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Conversations about AI (Artificial Intelligence) are often met with confusion as there is no concrete definition for it. If you’ve dismissed AI in the past, there are two main reasons to start taking it seriously. Firstly, the software is improving at a remarkable pace. Problems that confused researchers for decades finally have solutions. Secondly, and more importantly, AI technology will become pervasive. AI aims to transform business processes drastically, and its effects will be magnified in the next decade when retail, finance, law, healthcare and other professional sectors inevitably convert their technological frameworks from core processors to machine learning.
The concept of AI (artificial intelligence) has evolved over time but the core is the creation of machines that “think like humans”. Machines that just complete simple tasks are considered outdated and developers are aiming to create machines that can plan, think, and reason, often autonomously.
AI was created to increase productivity by decreasing work load, the need for tech experts, and as a direct result – cost. The implementation of AI will reduce time and costs significantly with intelligent assistants replacing humans in mundane tasks like data entry and answering emails.
As its name suggests, Narrow (sometimes known as weak) AI simply refers to artificial intelligence which perform a narrow task, for instance, internet searches or facial recognition. Siri and Alexa are weak AI programs that often have programmed responses. On the other hand, AGI (Artificial General Intelligence) or strong AI is more like a brain in the sense that AGI has multiple programmed responses. The long-term goal for countless researchers is to develop something that can outperform humans at every cognitive task – AGI.
While AI will not replace all jobs, it is certain that it will change the nature of work. Employees who should feel threatened are those that do repetitive, routine tasks as AI programs are especially adept at doing these repetitive, routine tasks. However, the specific types of jobs that will be erased by AI, at least in the short-term, remains a mystery.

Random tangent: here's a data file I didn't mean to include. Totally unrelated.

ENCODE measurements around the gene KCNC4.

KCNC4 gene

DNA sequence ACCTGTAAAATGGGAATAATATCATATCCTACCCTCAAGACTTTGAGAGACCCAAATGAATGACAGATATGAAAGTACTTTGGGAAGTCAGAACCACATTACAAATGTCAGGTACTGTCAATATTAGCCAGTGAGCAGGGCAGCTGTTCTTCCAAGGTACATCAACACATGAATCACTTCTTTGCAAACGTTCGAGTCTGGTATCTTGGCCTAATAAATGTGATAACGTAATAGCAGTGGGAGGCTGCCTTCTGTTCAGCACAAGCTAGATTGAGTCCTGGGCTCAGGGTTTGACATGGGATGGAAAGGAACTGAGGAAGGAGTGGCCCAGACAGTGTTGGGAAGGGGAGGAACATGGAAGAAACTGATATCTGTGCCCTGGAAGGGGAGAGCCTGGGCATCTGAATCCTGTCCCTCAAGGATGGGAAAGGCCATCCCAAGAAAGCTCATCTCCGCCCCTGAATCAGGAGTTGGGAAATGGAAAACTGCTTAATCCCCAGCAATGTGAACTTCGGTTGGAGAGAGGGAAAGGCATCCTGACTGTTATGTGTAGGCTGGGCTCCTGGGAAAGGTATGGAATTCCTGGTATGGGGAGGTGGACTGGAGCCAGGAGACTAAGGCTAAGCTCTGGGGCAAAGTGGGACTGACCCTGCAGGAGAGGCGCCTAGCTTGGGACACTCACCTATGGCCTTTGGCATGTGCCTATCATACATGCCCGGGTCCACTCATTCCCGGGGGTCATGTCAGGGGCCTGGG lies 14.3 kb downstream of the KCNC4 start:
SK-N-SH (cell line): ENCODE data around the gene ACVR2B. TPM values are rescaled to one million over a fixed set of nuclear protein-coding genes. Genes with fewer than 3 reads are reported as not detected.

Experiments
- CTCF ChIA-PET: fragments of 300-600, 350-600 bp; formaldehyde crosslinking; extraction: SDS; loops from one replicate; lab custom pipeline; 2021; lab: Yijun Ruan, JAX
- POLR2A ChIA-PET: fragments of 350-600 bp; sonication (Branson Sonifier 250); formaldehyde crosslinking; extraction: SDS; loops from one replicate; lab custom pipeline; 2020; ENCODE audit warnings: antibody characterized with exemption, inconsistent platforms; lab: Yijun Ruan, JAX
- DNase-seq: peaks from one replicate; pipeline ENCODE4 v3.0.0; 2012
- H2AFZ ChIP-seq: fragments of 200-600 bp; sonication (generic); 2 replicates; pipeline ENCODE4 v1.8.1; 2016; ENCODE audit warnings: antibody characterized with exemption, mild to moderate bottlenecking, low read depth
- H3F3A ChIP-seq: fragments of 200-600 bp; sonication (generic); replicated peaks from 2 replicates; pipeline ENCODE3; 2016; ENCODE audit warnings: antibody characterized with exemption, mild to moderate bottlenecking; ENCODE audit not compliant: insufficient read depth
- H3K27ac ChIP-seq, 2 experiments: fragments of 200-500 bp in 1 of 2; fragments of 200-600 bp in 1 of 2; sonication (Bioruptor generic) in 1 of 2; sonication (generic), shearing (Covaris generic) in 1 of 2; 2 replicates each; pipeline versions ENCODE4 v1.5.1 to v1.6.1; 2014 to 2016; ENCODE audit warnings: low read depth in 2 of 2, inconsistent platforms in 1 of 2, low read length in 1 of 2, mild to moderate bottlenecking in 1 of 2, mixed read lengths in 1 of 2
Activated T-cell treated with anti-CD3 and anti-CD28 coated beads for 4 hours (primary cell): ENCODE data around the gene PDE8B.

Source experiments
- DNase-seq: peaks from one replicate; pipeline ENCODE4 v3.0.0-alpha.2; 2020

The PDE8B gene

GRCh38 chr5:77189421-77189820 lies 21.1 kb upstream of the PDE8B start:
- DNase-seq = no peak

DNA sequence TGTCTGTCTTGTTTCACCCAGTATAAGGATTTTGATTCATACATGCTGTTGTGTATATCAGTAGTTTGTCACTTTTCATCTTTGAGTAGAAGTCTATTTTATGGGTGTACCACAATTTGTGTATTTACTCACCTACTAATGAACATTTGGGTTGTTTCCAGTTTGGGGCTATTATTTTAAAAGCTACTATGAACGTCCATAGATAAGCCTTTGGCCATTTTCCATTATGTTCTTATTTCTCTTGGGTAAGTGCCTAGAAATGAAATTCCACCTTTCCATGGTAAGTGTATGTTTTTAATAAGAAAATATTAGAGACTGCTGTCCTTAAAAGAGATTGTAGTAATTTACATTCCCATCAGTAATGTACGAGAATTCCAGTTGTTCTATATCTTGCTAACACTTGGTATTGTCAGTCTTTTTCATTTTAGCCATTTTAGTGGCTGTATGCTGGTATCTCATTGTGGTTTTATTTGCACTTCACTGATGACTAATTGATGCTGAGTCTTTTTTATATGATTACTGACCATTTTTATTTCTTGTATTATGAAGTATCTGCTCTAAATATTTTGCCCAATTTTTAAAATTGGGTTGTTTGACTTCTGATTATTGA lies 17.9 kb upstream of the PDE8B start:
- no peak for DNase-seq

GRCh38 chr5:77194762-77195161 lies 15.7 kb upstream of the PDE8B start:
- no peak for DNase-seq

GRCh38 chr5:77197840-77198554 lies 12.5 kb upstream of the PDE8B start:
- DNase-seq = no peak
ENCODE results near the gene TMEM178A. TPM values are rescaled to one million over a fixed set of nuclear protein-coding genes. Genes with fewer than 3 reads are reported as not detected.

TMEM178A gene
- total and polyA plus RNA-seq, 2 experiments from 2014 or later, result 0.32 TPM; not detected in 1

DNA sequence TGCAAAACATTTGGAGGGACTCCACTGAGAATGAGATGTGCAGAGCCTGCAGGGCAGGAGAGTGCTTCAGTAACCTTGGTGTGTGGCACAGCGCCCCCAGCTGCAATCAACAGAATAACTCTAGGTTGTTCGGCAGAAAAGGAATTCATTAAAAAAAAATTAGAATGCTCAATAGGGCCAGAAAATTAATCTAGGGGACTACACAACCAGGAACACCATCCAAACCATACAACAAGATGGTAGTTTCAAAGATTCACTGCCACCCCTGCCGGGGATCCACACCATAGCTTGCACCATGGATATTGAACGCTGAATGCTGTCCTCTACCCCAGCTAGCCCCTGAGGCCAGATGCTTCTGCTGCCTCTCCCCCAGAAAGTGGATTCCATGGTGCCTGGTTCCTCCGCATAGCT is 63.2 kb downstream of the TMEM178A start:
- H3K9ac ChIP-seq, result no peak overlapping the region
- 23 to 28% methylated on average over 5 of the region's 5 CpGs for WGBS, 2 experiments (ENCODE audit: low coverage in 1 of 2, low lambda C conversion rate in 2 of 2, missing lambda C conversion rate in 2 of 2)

We can, however, get an idea of what future AI functions will replace. For example, Amazon is leading the way in AI development with the creation of a cashier-free supermarket in Seattle which begs the question: What will this mean for the 3.4million cashiers in the US?
Following every technological shift, new jobs will be created to replace those lost. Unfortunately, it is not known what these new roles are because AI is constantly being improved. So how do we, as humans, keep up to intelligent machines?
Luckily, this is something most current professionals won’t have to worry about because even though it is being developed at an exponential rate, Oxford University has estimated that it will take another 120 years before AI begins to automate the vast majority of human jobs. This is reinforced by the Deloitte’s 2017 study Artificial Intelligence for the Real World with only 22% of 250 executives surveyed arguing that AI will reduce head count.
Although, they have expressed that AI will undoubtedly enhance the features, functions, and performances of their products, AI will also help employees by optimising internal business allowing professionals to work on more creative tasks.
The public has certainly overestimated the development of these machines and the lack of experts in the field is a major obstacle. There are just over 300,000 AI engineers worldwide, but according to market demand, there are millions of roles waiting to be filled. However, attendance in AI and machine learning courses has skyrocketed in recent years, with the US, China, Japan and UK leading the way. Despite this, in the short-term AI integration remains extremely costly because expert in-house talent must be recruited to integrate long term AI projects.
Legislation, which has failed to keep up with the speed of technological progress, is also likely to become a major obstacle. Artificial intelligence often relies on innumerable pieces of personal data to make calculative decisions, however the access of artificial intelligence to such personal data seems to directly contradict recent legislative efforts to protect the personal data of consumers..
One example is the GDPR, which was created to give consumers control over their data. Provisions within the regulation give EU consumers the right to an explanation for the collection and usage of personal data from companies who do so. However it can be difficult to explain the manner in which consumer is collected or used by AI programs without disclosing highly confidential information about the computing functions of the AI program or the company's business model.
As advanced technologies pervade workplaces, skills such as problem solving and creativity are more important than ever. Leading companies have also recognised that AI technology is here to work alongside humans, not to replace them.
How we work in the future will be more team-based, more collaborative and involve more real-time communication, workplaces will be revolutionised, and not everyone is going to be comfortable at first. Creating a supportive environment is crucial to adoption.